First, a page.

Ernest persisted. After a few months, she allowed him to drive her on two errands, once to place a wreath on her late husband’s grave after a taxi failed to show up, and once to take her to visit her mother in the hospital.
“I said when I come out you don’t need to be waiting. I’ll call a taxi,” she said. “So I did, and he was waiting. I got in a taxi anyway.”
But Ernest eventually won the day.
“Finally I gave in,” Clifford said. They were married in 1951.
Granddaughter Demilt made a point: “He must have really thought something of her to take in five children.”
LIFE IN VERMONT
They moved to Vermont not long after the marriage, and Ernest went to work for Simmonds Precision in Vergennes. Despite his solid career and government support for Clifford’s children from her first marriage because Gale was hurt in the war, money was tight.
They bought a seven-bedroom Ferrisburgh farmhouse that lacked running water and functional utilities.
Hence the laundry in the river, including sheets for eight beds.
“With a scrub board,” Clifford said. “I did that for a long time. Can you imagine?”
They also didn’t own a mop, and Clifford had to “scrub the floor on my hands and knees.”
The family also had a big garden.
“I’d freeze a lot, and can a lot,” Clifford said. “It was a lot of hard work.”
She finally put her foot down on the laundry.
“I did graduate from the washboard to a ringer washer. And then it gave out. Finally I got kind of sick of that, and I called Jackman Fuels, and I had them bring me an automatic washer. Well, he (Ernest) was so angry,” Clifford said.
“They sat it in the kitchen, and I wanted it in the basement. Well it sat in the kitchen for a long time, a couple weeks, anyway. Finally, I said, ‘Well, if you aren’t going to set that up, I’m going to call someone in and have someone do it.’ Well that did it. He got it ready for me.”
Clifford said her children made life easier for her.
“They were all close together (in age),” she said. “And they didn’t quarrel, which was nice. They played games together, and played school. And they’d play store. I’d let them get the canned goods out of the cupboard, and I said don’t tear the labels off.”
There were plenty of pluses over the course of a six-decade marriage; Ernest died a decade ago.
“There were happy times,” Clifford said. “We went to Australia, England, the Cayman Islands and Hawaii. We took a lot of trips. But not until all the children were grown. We couldn’t afford to hire a babysitter for all those. But we had a lot of good times. We had a big garden, and every year we’d have a corn roast and invite in a lot of people, all the neighbors.”
Ernest also made home-brewed beer, and they at times sampled that or a sip of whiskey together, she said.
“I wasn’t brought up to drink, but I learned,” Clifford said. “When I married my second husband I guess I wasn’t drinking very successfully, so he said, ‘I’m going to teach you how to drink.’ He did a good job.”
OUTSIDE THE HOME
When her children left the nest, so did Clifford. She cooked at the former Clark’s Nursing Home in Vergennes and at Vergennes Union High School, and for years was a key employee of the former Fishman’s Department Store on the city green.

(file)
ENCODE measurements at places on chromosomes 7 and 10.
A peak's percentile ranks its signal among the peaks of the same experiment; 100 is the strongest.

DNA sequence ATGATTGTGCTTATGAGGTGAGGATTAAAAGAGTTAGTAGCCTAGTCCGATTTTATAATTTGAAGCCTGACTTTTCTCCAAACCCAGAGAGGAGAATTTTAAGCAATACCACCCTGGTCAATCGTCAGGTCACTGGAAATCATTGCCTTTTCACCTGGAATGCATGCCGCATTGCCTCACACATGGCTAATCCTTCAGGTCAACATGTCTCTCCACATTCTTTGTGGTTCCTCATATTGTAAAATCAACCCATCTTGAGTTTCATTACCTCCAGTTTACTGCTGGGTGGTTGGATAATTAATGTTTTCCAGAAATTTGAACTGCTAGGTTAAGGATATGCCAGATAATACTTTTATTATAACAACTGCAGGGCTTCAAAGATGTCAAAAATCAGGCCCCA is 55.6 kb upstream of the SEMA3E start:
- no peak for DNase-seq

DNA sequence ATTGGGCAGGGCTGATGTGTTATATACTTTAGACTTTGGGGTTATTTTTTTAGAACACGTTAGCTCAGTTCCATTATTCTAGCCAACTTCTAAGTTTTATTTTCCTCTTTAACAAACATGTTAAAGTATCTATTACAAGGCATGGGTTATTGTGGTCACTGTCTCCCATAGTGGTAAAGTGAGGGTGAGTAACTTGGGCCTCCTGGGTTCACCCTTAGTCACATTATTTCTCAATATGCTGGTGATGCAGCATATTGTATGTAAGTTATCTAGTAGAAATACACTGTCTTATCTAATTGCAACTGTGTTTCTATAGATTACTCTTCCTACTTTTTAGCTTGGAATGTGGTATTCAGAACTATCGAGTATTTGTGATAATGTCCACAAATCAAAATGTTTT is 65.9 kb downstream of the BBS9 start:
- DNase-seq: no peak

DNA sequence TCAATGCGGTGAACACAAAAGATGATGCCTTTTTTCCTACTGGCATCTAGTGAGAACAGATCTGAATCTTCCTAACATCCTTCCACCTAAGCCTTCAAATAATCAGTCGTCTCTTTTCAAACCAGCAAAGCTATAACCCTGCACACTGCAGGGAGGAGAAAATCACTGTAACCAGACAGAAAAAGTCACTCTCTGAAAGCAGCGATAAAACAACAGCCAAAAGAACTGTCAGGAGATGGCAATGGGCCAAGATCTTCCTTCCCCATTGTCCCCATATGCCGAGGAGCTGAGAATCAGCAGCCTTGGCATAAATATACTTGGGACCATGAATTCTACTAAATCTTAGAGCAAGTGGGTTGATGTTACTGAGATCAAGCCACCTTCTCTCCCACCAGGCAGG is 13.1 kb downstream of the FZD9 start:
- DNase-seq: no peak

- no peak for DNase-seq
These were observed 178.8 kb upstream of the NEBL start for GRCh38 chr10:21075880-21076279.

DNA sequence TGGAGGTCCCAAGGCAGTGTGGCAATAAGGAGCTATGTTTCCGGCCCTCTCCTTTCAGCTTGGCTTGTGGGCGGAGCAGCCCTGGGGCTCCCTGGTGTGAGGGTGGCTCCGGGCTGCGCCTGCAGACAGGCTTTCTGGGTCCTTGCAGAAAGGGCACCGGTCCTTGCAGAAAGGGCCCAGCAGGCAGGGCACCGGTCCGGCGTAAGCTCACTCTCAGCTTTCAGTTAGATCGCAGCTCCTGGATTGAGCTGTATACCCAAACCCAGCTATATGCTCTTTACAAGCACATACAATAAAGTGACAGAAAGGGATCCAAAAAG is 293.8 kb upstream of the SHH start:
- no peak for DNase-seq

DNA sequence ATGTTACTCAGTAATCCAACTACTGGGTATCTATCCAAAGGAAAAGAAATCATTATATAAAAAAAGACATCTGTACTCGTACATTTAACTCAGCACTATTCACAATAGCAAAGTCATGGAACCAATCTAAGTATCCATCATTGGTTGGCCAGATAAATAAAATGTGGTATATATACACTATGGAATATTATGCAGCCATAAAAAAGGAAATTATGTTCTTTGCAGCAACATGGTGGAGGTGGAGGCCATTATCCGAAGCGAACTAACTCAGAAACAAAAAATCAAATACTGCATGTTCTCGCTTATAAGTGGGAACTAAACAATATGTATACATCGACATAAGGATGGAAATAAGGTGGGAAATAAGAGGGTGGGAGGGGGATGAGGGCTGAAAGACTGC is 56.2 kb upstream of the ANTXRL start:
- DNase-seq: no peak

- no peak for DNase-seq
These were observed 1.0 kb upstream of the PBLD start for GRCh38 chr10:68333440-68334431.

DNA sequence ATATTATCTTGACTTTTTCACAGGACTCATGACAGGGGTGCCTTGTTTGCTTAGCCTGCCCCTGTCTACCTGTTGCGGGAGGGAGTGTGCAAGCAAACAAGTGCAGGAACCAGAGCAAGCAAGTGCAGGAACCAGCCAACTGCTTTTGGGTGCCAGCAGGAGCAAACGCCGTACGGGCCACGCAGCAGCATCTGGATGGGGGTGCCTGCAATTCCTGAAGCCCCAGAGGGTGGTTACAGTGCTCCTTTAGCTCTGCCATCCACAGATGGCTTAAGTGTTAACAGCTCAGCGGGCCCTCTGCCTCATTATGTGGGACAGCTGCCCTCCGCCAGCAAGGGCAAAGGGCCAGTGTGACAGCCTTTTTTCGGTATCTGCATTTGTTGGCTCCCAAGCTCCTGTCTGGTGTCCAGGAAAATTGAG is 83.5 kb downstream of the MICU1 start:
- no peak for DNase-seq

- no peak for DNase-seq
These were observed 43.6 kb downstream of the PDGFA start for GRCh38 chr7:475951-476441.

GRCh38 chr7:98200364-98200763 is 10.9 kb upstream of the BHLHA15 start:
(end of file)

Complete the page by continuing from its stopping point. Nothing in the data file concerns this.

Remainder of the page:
“She went to Boston with Betty Fishman a few times to buy fashion,” Demilt said.
There were more tough times, too. One son died in a car accident. Two of her children succumbed to cancer, and another is currently undergoing treatment for the disease.
She also thought she lost another son, a medic serving in the Vietnam War after two uniformed men knocked on her door.
“I wanted to know if he was dead or alive, and they didn’t know. They said they would be sending a telegram. I stayed up all night long waiting for that telegram,” she said.
“It never came until late the next day, that he was alive. And they put him back out in the field, and he was shot again. He was shot three times, and they gave him two Purple Hearts. And they didn’t want to give him three Purple Hearts, so they gave him some other kind of medal. Good Conduct, maybe.”
Also on the plus side of the ledger, Demilt and Gilbert praised Clifford’s cooking, noting Dakin Farms once sold her fruitcakes.
“She’s just the best cook ever,” Demilt said.
Clifford said her daughter and granddaughter were biased, but admitted Dakin Farms also wanted to market her baked beans.
“They wanted to can them and put my name and picture on the label, and I said no way,” she said.
Demilt pointed out Clifford had to be wrangled into talking to the Independent.
“We’re lucky we got her picture today,” Demilt said. “Can you imagine turning down your picture on Dakin Farms baked beans?”
Gilbert said Clifford also was a talented seamstress.
“She made my first wedding dress, and all my bridesmaid’s wedding dresses,” Gilbert said. “And the flower girl’s.”
“And the cake, too,” Demilt added. “And my wedding cake. It was huge, with a staircase.”
But one recipe Clifford cannot provide is the one for longevity.
“Who knows why we live, and why some people pass away as little children, and let people like me keep on living? It’s a mystery,” she said. “A lot of people have worked harder than I have, and they’re still living, too. Maybe hard work does it. I don’t know. But I can’t tell you.”